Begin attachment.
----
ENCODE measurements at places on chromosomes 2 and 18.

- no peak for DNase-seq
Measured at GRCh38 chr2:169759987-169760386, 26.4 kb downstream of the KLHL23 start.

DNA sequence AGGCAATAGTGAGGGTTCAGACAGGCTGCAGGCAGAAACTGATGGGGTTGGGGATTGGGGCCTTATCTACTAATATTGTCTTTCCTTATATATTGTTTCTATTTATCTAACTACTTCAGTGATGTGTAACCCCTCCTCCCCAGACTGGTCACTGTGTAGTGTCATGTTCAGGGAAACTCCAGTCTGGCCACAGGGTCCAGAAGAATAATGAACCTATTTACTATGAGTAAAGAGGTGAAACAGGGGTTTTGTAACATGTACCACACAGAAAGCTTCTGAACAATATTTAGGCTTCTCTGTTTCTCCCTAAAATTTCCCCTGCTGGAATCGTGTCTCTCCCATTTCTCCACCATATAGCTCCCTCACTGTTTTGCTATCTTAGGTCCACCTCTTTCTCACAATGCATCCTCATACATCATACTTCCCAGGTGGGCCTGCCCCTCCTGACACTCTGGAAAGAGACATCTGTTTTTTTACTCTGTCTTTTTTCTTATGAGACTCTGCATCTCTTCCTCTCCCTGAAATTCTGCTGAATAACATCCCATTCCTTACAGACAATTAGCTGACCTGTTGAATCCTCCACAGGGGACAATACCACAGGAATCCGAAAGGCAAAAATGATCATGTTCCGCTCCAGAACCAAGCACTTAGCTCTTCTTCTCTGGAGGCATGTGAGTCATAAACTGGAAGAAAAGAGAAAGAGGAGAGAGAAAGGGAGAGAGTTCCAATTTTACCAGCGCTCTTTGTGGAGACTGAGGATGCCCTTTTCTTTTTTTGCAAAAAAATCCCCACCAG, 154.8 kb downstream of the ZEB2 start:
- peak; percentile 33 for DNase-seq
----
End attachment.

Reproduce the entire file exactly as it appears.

ENCODE measurements at places on chromosomes 2 and 18.

- no peak for DNase-seq
Measured at GRCh38 chr2:169759987-169760386, 26.4 kb downstream of the KLHL23 start.

DNA sequence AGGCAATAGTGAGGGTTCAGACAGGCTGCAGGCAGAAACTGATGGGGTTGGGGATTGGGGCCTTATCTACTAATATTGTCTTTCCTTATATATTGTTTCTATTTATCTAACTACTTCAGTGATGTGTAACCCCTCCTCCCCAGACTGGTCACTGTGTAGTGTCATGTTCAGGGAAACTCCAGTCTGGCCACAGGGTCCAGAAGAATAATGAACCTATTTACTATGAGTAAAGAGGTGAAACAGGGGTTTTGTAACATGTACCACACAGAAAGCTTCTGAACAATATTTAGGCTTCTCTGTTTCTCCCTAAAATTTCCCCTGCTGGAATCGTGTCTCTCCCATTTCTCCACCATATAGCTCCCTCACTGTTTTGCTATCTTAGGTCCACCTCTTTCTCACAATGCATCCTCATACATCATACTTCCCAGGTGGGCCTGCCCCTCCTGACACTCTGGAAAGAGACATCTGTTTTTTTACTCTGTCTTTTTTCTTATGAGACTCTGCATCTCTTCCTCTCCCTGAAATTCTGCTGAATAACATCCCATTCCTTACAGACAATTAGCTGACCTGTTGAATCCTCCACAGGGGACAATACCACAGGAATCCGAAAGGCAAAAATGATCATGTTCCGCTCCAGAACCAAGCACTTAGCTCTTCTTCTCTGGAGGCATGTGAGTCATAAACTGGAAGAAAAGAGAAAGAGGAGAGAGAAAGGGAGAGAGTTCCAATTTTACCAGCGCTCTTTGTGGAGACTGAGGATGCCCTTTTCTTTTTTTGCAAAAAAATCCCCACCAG, 154.8 kb downstream of the ZEB2 start:
- peak; percentile 33 for DNase-seq